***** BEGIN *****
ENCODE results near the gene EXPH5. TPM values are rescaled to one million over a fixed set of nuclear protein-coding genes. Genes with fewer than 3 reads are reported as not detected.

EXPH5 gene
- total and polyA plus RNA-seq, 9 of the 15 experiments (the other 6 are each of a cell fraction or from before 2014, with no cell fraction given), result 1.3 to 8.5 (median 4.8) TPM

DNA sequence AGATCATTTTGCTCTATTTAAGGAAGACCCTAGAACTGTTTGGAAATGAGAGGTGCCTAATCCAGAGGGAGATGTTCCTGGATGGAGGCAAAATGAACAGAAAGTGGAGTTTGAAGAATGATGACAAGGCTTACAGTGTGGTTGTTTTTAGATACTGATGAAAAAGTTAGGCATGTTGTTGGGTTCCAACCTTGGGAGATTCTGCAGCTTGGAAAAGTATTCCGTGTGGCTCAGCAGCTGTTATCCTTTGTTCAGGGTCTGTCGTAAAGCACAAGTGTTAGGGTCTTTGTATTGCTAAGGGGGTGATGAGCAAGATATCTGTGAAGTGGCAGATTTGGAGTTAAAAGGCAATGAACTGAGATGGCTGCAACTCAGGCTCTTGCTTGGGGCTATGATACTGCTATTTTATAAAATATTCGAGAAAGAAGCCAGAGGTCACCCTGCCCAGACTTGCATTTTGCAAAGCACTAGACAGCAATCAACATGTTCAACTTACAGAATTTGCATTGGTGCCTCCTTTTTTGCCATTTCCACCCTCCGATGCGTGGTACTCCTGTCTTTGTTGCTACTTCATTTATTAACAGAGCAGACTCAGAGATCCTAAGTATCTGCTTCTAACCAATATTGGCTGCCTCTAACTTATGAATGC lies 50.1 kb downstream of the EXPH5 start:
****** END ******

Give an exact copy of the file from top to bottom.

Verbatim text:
ENCODE results near the gene EXPH5. TPM values are rescaled to one million over a fixed set of nuclear protein-coding genes. Genes with fewer than 3 reads are reported as not detected.

EXPH5 gene
- total and polyA plus RNA-seq, 9 of the 15 experiments (the other 6 are each of a cell fraction or from before 2014, with no cell fraction given), result 1.3 to 8.5 (median 4.8) TPM

DNA sequence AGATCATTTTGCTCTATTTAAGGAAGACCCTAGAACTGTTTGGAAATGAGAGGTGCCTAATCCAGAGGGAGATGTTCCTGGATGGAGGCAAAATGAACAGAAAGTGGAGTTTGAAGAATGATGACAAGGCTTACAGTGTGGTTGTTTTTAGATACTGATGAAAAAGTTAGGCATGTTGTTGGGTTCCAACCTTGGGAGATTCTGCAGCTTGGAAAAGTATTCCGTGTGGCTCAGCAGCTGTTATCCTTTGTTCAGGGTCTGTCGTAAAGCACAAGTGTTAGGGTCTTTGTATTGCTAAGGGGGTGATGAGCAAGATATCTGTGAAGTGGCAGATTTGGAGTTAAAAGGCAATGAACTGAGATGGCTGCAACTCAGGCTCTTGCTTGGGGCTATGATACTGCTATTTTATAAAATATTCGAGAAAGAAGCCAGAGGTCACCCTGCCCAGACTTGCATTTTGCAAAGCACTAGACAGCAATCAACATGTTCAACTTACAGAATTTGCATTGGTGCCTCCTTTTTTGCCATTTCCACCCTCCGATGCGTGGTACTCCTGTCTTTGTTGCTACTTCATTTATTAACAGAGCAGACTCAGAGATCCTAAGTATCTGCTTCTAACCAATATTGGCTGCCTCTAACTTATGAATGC lies 50.1 kb downstream of the EXPH5 start: